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zuckerberg-internet-orgMARK ZUCKERBERG SAYS he is no enemy of net neutrality, and to prove it, he’s making a few changes to Internet.org, a Facebook-led effort to bring internet services to the developing world.

In a Facebook post today, the Facebook founder announced that from now on, any developer can offer an app through Internet.org—as long as it meets certain guidelines.

The news comes just weeks after several Indian publishers accused Internet.org of running afoul of net neutrality, because the organization was working with mobile carriers to determine which websites qualify to be included on the central Internet.org app, which is available for free across the developing world. The publishers argued that by giving away free access to some websites and not all of them, Internet.org was creating an unequal internet.

At the time, Zuckerberg defended Internet.org’s approach. Now, however, it seems that the criticism may have struck a chord, inspiring him to tear down the walls that surround Internet.org.

“Today, we’re taking the next step with Internet.org by enabling anyone to build free basic internet services to help connect the world,” Zuckerberg wrote in his post. “We’ll make faster progress towards connecting everyone if we all work together and give people even greater choice of services.”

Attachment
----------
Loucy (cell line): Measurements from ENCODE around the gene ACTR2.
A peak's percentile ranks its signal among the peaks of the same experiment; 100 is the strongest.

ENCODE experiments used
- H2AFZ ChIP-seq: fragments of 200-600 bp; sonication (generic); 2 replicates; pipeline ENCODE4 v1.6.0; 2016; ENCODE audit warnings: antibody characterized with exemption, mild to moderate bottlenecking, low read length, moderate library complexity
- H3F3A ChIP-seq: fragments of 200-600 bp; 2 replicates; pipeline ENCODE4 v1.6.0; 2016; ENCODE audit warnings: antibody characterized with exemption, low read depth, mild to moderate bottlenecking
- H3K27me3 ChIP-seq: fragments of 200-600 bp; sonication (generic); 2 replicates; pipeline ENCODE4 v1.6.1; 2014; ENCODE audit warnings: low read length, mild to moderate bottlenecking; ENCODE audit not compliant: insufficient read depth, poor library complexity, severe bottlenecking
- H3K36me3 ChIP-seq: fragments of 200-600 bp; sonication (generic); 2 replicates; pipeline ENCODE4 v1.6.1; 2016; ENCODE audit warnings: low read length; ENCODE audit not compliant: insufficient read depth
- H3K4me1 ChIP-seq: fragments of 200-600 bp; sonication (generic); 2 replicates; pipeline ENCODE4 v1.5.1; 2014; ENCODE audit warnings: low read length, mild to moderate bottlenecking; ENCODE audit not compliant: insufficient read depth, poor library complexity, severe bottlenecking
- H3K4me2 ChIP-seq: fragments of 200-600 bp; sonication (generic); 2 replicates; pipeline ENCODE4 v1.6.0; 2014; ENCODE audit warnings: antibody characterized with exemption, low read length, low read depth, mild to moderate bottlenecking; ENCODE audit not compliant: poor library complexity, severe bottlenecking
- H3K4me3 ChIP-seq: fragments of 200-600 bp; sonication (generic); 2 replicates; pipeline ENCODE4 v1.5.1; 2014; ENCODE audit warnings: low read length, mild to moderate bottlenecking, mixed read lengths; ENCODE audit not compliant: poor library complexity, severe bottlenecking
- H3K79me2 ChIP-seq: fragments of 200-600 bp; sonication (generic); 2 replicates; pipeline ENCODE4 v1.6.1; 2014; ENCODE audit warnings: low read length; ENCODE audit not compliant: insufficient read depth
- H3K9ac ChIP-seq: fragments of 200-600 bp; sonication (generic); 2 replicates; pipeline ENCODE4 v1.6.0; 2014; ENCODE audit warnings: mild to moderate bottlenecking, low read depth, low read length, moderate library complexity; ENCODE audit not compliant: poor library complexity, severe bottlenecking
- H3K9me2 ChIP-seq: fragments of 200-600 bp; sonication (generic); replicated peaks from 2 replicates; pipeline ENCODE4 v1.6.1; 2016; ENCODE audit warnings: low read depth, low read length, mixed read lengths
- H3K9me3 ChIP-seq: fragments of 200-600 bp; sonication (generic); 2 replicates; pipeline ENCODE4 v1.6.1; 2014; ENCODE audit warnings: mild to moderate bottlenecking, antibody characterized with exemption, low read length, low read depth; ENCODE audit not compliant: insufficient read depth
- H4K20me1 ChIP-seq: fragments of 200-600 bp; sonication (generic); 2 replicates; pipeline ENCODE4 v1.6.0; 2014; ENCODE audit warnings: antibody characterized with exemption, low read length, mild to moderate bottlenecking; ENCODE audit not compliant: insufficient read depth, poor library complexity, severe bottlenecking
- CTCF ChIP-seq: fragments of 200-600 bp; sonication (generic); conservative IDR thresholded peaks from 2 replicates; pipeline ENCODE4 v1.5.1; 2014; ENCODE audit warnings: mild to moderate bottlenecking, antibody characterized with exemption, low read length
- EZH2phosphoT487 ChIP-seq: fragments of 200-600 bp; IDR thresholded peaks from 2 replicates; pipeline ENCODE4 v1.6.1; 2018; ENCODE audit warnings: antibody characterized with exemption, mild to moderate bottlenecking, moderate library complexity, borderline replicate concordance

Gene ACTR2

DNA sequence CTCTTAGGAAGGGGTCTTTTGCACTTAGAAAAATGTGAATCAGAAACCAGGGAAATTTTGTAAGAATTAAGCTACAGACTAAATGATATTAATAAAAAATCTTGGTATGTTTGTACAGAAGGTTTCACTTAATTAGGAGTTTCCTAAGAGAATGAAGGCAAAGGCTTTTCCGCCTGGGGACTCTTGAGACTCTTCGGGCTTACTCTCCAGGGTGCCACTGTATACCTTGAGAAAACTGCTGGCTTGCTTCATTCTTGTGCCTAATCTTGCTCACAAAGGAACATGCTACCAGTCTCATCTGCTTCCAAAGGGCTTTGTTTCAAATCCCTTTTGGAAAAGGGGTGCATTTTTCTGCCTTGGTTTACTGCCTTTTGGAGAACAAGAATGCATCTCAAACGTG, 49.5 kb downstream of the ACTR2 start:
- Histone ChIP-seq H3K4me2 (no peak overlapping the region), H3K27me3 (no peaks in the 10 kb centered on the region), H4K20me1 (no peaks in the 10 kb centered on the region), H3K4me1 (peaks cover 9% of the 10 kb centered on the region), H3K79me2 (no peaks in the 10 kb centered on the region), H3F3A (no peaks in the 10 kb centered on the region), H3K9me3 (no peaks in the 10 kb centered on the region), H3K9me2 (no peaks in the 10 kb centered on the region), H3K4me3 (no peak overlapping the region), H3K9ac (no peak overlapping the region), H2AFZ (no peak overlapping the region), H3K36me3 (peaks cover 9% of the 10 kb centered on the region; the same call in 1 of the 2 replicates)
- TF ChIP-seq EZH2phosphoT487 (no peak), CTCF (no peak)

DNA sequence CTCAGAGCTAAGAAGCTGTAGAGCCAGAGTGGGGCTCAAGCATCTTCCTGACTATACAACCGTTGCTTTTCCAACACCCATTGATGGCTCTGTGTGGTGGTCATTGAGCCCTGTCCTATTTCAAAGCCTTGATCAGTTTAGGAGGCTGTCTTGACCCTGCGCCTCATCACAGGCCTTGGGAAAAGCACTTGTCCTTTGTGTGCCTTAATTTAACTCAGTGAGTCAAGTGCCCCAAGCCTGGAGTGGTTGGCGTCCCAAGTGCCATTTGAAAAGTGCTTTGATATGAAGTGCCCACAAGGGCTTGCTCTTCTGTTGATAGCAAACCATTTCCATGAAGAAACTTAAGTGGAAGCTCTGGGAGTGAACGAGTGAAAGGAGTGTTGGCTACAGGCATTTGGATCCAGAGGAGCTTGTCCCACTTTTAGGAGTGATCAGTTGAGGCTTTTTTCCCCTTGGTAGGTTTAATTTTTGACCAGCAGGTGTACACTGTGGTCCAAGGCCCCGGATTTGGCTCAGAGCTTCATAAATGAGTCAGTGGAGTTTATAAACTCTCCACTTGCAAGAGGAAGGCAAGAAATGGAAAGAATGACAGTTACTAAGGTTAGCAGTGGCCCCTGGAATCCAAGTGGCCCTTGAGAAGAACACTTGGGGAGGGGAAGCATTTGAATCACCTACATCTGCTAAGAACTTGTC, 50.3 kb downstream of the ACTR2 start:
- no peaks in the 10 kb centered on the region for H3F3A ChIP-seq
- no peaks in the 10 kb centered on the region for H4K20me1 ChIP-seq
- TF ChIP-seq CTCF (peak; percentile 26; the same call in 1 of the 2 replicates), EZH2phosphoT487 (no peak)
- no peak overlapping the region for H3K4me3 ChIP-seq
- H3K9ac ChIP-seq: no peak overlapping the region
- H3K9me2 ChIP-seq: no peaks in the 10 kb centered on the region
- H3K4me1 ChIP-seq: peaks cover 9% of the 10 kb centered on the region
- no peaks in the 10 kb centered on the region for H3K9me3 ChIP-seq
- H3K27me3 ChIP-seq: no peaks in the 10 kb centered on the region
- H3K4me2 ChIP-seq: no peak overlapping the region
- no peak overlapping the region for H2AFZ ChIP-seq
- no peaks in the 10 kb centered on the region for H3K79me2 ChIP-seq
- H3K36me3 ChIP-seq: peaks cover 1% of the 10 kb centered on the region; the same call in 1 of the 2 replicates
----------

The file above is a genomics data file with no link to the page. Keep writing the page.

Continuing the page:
Part of the ‘Roadmap’

Now, according to an interview with Chris Daniels, Facebook’s vice president of product for Internet.org, developers can join Internet.org if they can adhere to certain guidelines. In addition to agreeing to some technical requirements, they must prove that their app inspires users to explore the internet beyond the basic free services, an obvious attempt to convert free users into paying users down the line. Developers must also create a simplified version of their app or service, so it will work in places with limited connectivity.

According to Daniels, this open structure was always part of Internet.org’s “long-term roadmap.” But, he says, the debate in India “certainly accelerated our plans.” Daniels says the backlash also gave the team perspective as to what people’s biggest issues with the platform were. “When we listened to the people spearheading the net neutrality debate, the primary things we heard were around consumer choice and making sure that any developer can join,” he said. “Today we have addressed those.”

4 Billion With No Voice

Of course, this isn’t a perfect response to net neutrality supporters who criticize Internet.org. It still creates a fundamentally different pricing structure among users. And it’s not likely to make mobile carriers very happy. After all, giving away more services for free will make it much harder to convert people to paying customers down the line.

But in a video explaining the change, Zuckerberg made it clear that when it comes to expanding internet access to those who have none, concessions like these must be made from all sides. Because, as he reminds us in the video, there are still far too many people in the world who don’t even have the basic tools to have this argument.

“We have to ask ourselves what kind of community do we want to be? Are we a community that values people and improving people’s lives above all else or are we a community that puts the intellectual purity of technology above people’s needs?” he asked. “As we’re having this debate, remember the people this affects most: the 4 billion unconnected have no voice on the internet. They can’t argue their side in the comments below or sign a petition for what they believe, so we decide our character and how we look out for them.”